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White Press Office Feed

Saturday, November 2, 2013


Weekly Address: Passing a Budget that Reflects Our Priorities

WASHINGTON, DC— In this week’s address, President Obama said that in order to keep growing the economy and creating good jobs, Washington must end its cycle of manufactured crises and self-inflicted wounds.  It’s time for both parties to work together to pass a budget that reflects our priorities – making smart cuts in things we don’t need and closing wasteful tax loopholes, while investing in areas that create opportunities for the middle class and our future generations.

The audio of the address and video of the address will be available online at at 6:00 a.m. ET, November 2, 2013.

Remarks of President Barack Obama
Weekly Address
The White House
November 2, 2013

Hi, everybody.  On Thursday, I addressed a conference for business leaders from around the world.  And my pitch was simple:  Choose America.  Invest in America.  Create jobs in America.

It speaks to my top priority as President: growing our economy, creating good jobs, strengthening security and opportunity for the middle class.

Over the past three and a half years, our businesses have created over seven and a half million new jobs.  And this week, the Treasury confirmed that since I took office, we’ve cut our deficits by more than half.

But we have more work to do.  We need to grow and create more good jobs faster.  That’s my driving focus.  And I’ll go anywhere and do anything to make it happen.

That has to be Washington’s driving focus as well.  But I know that what you often hear out of Washington can sound like Charlie Brown’s teacher – a jumble of unfocused noise that’s out of touch with the things you care about.

So today, I want to cut through that noise and talk plainly about what we should do right now to keep growing this economy and creating new jobs.

It begins by ending what has done more than anything else to undermine our economy over the past few years – and that’s the constant cycle of manufactured crises and self-inflicted wounds.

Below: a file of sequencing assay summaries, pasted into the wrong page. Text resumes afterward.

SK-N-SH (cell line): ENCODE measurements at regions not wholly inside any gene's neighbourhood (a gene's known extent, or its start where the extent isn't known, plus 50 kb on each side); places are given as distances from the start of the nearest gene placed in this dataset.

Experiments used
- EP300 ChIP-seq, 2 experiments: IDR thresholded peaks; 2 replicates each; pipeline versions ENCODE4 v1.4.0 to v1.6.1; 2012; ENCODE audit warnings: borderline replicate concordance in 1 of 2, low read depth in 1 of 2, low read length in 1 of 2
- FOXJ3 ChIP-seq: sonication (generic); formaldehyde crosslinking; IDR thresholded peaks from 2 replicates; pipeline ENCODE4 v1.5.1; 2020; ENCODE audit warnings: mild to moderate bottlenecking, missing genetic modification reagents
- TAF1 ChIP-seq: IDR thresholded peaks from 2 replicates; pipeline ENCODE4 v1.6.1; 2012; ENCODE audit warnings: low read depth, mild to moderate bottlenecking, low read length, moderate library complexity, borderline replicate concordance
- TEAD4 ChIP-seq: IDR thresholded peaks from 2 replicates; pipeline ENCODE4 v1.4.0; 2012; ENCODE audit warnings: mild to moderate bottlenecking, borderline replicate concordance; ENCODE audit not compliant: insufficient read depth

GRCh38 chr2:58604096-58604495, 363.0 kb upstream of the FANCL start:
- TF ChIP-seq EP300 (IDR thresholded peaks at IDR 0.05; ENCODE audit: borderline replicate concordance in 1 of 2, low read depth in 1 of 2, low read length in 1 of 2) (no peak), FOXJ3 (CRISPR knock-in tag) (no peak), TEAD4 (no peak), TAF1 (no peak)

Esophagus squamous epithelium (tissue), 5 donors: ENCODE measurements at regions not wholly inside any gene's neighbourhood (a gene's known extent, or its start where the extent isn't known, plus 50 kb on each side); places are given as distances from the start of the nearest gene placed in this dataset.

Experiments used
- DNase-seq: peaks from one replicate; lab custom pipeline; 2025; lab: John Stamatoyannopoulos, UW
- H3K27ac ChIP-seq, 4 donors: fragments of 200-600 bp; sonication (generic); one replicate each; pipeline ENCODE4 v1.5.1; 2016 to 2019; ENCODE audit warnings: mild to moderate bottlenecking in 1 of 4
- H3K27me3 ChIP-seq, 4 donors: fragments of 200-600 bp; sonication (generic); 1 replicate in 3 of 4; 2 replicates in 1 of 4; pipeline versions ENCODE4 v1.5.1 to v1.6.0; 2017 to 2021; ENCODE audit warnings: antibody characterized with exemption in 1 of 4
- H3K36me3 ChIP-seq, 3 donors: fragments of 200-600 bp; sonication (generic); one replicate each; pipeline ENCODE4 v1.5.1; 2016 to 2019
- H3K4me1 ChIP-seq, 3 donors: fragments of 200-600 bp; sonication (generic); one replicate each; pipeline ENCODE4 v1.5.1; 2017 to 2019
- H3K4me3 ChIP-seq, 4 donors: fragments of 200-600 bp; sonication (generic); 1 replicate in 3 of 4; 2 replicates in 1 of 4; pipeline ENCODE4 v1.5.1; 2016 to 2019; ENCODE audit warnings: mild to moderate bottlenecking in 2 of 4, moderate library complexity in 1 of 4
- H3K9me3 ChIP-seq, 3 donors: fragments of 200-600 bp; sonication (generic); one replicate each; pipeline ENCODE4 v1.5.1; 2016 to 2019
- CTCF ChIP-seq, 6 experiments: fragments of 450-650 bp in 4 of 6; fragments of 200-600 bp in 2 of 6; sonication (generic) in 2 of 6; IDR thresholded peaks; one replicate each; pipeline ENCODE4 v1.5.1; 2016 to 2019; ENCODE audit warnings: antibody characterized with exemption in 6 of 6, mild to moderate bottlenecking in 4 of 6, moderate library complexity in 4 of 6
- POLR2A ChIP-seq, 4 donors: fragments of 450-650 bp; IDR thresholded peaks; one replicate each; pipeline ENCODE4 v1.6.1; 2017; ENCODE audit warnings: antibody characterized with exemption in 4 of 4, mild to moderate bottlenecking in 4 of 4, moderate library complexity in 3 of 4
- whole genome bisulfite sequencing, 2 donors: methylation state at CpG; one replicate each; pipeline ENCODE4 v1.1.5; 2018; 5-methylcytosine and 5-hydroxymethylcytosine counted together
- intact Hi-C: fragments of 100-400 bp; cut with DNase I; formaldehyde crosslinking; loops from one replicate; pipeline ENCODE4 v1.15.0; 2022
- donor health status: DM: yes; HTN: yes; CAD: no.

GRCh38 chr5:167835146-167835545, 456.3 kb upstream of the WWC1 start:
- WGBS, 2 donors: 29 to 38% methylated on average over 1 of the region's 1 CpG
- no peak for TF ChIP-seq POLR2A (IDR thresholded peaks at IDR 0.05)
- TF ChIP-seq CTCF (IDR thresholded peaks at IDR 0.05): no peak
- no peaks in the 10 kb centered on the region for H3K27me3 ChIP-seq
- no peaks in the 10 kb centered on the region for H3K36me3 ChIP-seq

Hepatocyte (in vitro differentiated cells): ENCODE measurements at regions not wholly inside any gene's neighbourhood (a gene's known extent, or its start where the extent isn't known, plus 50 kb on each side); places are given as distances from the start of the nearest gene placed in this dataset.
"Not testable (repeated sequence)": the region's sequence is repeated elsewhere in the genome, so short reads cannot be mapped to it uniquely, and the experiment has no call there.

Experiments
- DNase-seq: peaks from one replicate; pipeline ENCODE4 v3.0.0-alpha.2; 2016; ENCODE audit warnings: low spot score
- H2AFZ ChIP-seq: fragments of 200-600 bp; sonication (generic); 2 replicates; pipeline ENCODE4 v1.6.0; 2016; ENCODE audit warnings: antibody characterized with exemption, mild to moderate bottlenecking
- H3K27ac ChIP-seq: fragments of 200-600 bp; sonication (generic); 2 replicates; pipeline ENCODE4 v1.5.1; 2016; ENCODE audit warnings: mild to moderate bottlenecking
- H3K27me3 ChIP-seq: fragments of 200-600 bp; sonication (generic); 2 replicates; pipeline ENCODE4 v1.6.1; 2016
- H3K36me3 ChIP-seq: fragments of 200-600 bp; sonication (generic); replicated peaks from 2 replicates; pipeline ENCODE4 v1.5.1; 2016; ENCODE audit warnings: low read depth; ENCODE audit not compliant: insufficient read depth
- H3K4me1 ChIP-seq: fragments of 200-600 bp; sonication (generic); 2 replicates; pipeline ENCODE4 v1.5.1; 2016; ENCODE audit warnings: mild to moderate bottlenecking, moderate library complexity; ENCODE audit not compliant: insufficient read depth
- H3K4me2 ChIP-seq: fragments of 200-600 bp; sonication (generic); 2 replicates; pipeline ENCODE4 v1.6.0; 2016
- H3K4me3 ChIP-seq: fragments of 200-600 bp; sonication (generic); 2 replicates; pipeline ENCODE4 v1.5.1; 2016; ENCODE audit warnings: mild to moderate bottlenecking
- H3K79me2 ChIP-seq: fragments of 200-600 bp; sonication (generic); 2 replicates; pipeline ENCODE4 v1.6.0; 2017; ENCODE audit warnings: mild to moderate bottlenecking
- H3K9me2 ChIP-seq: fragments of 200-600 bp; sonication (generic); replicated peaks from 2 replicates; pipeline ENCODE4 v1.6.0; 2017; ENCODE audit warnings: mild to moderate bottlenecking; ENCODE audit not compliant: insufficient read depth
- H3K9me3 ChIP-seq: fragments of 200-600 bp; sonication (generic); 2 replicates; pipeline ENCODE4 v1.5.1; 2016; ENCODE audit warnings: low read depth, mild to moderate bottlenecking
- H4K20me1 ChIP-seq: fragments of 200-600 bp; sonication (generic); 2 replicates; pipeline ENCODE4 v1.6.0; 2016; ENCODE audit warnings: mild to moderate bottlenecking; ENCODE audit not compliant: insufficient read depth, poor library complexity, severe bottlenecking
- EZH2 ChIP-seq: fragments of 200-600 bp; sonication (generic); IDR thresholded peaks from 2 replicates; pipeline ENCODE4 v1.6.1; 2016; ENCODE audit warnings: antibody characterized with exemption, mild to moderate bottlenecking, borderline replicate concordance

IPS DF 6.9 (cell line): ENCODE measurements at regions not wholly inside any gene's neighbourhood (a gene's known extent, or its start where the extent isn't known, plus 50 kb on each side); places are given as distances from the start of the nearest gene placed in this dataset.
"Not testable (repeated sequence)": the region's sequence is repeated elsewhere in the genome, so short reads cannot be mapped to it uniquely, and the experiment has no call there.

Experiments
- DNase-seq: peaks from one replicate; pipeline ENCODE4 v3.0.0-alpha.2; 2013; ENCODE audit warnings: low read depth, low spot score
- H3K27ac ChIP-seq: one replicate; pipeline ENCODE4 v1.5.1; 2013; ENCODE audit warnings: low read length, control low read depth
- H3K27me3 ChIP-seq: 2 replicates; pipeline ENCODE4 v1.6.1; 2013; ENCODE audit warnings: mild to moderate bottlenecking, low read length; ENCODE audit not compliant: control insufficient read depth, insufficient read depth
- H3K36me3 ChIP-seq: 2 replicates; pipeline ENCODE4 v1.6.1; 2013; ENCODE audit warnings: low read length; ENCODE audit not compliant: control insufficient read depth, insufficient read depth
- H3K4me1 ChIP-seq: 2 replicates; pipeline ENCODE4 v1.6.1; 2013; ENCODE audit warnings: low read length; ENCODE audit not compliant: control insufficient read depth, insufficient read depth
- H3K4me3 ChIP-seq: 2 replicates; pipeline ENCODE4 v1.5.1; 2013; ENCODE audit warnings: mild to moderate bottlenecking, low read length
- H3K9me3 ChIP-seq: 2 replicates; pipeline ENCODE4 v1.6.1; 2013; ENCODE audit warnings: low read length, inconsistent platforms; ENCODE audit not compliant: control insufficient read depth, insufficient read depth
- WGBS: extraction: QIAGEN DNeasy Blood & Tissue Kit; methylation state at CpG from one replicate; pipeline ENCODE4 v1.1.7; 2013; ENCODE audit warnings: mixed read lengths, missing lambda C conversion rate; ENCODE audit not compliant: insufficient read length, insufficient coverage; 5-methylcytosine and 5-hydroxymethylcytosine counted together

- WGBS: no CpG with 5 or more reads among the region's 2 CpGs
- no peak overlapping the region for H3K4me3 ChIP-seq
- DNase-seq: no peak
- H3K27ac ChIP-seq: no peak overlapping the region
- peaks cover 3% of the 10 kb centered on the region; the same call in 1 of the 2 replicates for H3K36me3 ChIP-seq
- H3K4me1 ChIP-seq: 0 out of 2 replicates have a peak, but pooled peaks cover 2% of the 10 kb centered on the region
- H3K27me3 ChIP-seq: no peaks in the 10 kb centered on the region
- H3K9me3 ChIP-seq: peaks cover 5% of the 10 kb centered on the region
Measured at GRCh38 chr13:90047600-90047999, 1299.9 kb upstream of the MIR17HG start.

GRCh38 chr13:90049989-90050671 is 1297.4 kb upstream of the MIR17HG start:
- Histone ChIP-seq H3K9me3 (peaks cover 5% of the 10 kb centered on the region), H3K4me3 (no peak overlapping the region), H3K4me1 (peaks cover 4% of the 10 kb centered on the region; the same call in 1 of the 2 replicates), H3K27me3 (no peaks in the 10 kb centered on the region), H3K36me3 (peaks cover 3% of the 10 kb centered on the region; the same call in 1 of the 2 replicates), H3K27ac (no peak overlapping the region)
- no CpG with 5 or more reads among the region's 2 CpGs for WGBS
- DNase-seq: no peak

I was glad to hear the Republican leader in the Senate say this week that they won’t pursue another government shutdown or threaten another default on our debt.  Because we shouldn’t be injuring ourselves every few months – we should be investing in ourselves.

And one way to do that is through the budget that Congress started working on this week.

Now, budgets can be a boring topic – especially on the weekend.  But they can also be revealing.  Because they expose what our priorities are as a country for all to see.

Think about it.  We can keep wasteful corporate tax giveaways that working folks don’t get – or we could close those loopholes and use that money to pay for things that actually create jobs.

We can keep harmful cuts to education programs – or we could give more kids a head start, hire more teachers in math and science, and help more kids afford a college education.

We can keep doling out corporate welfare to big oil companies – or we could keep investing in the renewable energy that creates jobs and lowers our carbon pollution.

Priorities. Choices.  That’s what this is about.  And the stakes for the middle class couldn’t be higher.  If we don’t pick the right priorities now, make the right choices now, we could hinder growth and opportunity for decades, and leave our children with something less.

That includes the obsession with cutting just for the sake of cutting.  That hasn’t helped our economy grow; it’s held it back.

Remember, our deficits are getting smaller – not bigger.  On my watch, they’re falling at the fastest pace in 60 years.  So that gives us room to fix our long-term debt problems without sticking it to young people, or undermining our bedrock retirement and health security programs, or ending basic research that helps the economy grow.

Here’s the bottom line.  Congress should pass a budget that cuts things we don’t need, and closes wasteful tax loopholes that don’t help create jobs, so that we can free up resources for the things that actually do create jobs and growth.